The Atlantic Politics Daily: Eat Meat, Not Too Much, Mostly Plants

Is eating meat following plastic straws onto the front lines of the country’s various culture wars? Plus: The question Elizabeth Warren didn’t want to answer.

We’re trying something new with The Atlantic’s signature politics newsletter. Comments or questions? Send us an email anytime. Were you forwarded this email? Sign yourself up here.

We appreciate your continued support for our journalism.

Today in Politics

Cory Booker eats a tamale while visiting a home in Las Vegas in April of 2019. (John Locher / AP)

The Beef Over Meat

“You are a vegan, and that’s obviously a personal choice …. So should more Americans, including those here in Texas, and in Iowa … follow your diet?”

At the latest Democratic debate, moderator Jorge Ramos asked Senator Cory Booker of New Jersey a sprawling question—vegetarianism and the environment, Brazil, the Amazon, Trump and Bolsonaro, regulation—that stood out from the expected policy back-and-forths.

Booker quickly said no, but that Ramos brought up the issue at all goes to show how eating meat may be following plastic straws onto the front lines of the country’s various culture wars.

There’s been a growing awareness in recent years, especially on the left, that reducing meat consumption could help with greenhouse-gas-emissions goals (TL;DR: beans for all). Mix that with a long-standing right-wing trope of liberals as a bunch of latte-sipping, arugula-munching urbanites. The knives are out.

Take Senator Ted Cruz of Texas, who said during his 2018 reelection bid, “if Texas elects a Democrat, they’re going to ban barbecue across the state of Texas.” (A couple of years before that, Cruz prepared bacon by wrapping it around the nozzle of a machine gun and firing off rounds.) And as Democrats earlier this year talked about a Green New Deal plan that would attempt to overhaul the economy to ferret out greenhouse gases, Republicans went on the offensive to, as Senator John Barrasso of Wyoming put it, decry the plan because it meant saying “goodbye to dairy, to beef, to family farms, to ranches.”

To be sure, only a small percentage of Democrats are actually vegan or vegetarian—by one measure, the percentage of vegetarians in the country hasn’t moved much since 1999—but with Booker’s veganism now trailing him on the presidential campaign trail, the beef over meat isn’t going away.

Democratic Debate 3.0


Three Down, Nine More to Go: About Last Night

Candidates have a plan for that—but do they have a plan for passing that? Many candidates declined to go into the weeds, but “the level of detail in a proposal doesn’t always correspond to its seriousness. Just look at Trump.” Edward-Isaac Dovere reports from behind the scenes in Houston.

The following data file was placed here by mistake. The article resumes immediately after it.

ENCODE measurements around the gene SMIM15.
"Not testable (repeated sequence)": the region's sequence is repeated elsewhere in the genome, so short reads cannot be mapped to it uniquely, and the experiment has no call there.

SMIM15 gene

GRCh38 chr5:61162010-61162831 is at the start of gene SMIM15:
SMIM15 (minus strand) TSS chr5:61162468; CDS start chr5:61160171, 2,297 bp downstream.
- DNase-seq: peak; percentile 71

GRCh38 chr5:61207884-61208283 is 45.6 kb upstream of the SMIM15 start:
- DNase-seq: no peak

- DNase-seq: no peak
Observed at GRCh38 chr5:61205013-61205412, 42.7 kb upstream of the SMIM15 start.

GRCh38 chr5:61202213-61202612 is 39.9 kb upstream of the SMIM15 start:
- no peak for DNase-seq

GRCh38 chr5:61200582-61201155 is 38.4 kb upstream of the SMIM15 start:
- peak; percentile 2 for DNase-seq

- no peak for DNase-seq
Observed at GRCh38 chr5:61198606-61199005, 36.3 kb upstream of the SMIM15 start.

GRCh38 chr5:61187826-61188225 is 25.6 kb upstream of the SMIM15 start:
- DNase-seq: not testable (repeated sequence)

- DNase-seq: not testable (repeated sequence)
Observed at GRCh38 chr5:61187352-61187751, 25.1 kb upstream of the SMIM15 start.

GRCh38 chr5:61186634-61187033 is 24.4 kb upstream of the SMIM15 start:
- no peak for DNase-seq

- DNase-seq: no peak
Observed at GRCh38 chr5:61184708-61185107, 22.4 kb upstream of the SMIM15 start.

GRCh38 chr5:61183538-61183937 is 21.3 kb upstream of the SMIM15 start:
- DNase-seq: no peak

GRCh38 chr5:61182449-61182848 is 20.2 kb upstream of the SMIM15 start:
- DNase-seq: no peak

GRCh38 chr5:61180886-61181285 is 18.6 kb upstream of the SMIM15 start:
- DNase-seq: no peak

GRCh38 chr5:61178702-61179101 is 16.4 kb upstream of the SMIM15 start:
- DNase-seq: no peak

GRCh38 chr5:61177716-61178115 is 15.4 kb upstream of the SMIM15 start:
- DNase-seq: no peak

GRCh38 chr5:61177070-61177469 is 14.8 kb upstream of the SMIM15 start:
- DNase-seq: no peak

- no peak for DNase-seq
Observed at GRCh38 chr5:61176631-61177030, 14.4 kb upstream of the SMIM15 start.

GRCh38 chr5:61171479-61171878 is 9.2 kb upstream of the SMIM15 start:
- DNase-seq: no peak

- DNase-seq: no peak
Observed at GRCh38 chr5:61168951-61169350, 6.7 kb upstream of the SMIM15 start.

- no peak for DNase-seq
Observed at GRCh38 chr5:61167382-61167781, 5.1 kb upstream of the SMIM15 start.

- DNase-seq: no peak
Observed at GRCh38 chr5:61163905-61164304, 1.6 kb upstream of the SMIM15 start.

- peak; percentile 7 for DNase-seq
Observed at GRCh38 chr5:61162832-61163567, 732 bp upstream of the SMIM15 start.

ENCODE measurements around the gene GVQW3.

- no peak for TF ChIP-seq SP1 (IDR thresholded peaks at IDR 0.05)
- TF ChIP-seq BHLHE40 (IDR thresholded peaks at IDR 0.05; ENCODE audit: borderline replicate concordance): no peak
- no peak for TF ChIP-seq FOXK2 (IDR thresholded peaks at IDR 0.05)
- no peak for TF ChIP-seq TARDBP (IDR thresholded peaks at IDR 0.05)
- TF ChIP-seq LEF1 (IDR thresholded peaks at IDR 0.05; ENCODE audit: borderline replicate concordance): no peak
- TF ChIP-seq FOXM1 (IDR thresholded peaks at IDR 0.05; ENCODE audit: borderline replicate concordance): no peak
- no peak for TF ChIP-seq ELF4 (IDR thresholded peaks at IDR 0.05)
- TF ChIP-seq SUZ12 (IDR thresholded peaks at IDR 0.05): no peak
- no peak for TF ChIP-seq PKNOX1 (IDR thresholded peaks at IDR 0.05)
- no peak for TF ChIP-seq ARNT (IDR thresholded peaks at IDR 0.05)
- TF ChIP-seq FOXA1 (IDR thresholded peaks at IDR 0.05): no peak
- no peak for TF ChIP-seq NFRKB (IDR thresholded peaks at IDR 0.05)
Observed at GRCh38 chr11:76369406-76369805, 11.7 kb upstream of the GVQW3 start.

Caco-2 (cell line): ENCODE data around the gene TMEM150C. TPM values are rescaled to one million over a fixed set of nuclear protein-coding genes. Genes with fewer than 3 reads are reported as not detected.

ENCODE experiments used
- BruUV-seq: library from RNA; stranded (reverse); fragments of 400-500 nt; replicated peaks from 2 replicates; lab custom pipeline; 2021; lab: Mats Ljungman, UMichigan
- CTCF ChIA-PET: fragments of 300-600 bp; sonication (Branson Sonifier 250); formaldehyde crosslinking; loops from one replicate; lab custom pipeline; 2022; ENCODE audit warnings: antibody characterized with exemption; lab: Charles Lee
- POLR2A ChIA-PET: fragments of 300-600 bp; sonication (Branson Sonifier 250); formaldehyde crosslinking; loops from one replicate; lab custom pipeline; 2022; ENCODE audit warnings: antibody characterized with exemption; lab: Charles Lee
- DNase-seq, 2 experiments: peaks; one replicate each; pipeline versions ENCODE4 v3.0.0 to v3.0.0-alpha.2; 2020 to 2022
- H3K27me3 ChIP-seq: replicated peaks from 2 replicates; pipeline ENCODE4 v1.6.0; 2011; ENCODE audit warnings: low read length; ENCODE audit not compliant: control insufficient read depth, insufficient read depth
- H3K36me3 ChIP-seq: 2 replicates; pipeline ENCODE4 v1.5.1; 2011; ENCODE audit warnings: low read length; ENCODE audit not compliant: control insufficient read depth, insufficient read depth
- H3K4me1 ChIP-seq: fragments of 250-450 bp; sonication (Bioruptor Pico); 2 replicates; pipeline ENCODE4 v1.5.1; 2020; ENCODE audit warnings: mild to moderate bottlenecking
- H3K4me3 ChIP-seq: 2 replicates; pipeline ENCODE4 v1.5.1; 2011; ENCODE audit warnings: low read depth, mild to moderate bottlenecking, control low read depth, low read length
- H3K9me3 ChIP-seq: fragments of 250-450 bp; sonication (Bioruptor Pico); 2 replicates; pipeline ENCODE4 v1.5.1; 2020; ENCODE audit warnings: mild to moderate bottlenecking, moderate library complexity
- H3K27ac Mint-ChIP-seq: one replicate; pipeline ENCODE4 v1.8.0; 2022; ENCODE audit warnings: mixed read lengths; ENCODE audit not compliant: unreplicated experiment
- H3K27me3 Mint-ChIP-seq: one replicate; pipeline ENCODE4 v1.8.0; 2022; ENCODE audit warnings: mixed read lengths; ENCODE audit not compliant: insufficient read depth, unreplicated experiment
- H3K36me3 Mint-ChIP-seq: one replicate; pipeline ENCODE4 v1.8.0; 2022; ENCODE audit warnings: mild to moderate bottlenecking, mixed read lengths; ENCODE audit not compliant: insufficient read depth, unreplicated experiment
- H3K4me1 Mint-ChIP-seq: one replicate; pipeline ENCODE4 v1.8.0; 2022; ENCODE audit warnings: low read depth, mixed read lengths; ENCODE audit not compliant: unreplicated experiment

Hedge of the night: There was at least one direct question that detailed-plans candidate Elizabeth Warren didn’t want to answer: Will she raise taxes on the middle class to fund Medicare for All? Russell Berman examines the taxes-for-government-services tightrope Democrats have long had to navigate.

Where was the college talk?: K–12 education is largely the domain of local governments, Adam Harris notes. Considering all the attention that candidates from Elizabeth Warren to Bernie Sanders to Amy Klobuchar have given this cycle to making college more affordable, why weren’t more of them talking last night about education issues that the executive branch can actually affect?

Guns N’ Poses: The waning candidate Beto O’Rourke leaned into the El Paso–focused reinvention of his campaign: “Hell yes, we’re going to take your AR-15, your AK-47,” he declared. But a moment like that has the potential to permanently change the primary debate on regulating guns, Emma Green writes.

What Else We’re Following

Howard University graduates await the commencement speaker Chadwick Boseman in May 2018. (Eric Thayer / Reuters)

Why do Democrats win cities? There’s no obvious reason for why a movement led by Irish Catholic factory workers in the 1800s became the party of progressives in 2019, but much of it can be traced to the politicization of issues such as abortion and climate change, Derek Thompson writes.

The case for black athletes to attend black colleges: It’s not racist to suggest that black athletes attending historically black colleges and universities might both benefit from the institutions and help them to grow, Jemele Hill argues: “You might think this message would resonate with conservatives. Self-reliance rather than increased government dependency? Using capitalism and market forces to improve your community’s lot in life?”

Our Reporters Are Also Reading

Missouri’s Attorney General Refers 12 Catholic Clergy for Prosecution (Elizabeth Dias, The New York Times) (Paywall)

Biden Won by Demonstrating Why Democratic Voters Have Such Goodwill for Him (Jonathan V. Last, The Bulwark)

A Sordid Relationship With Jeffrey Epstein Threatens MIT Media Lab’s Future (Larry Edelman, The Boston Globe) (Paywall)

145 CEOs Call on Senate to Pass ‘Common-sense, Bipartisan’ Gun Laws (Bill Chappell, NPR)

About us: The Atlantic’s politics newsletter is a daily effort from our politics desk. It’s written by our associate politics editor, Saahil Desai, and our politics fellow, Christian Paz. It was edited by Shan Wang.

We have many other free email newsletters on a variety of other topics. Browse the full list.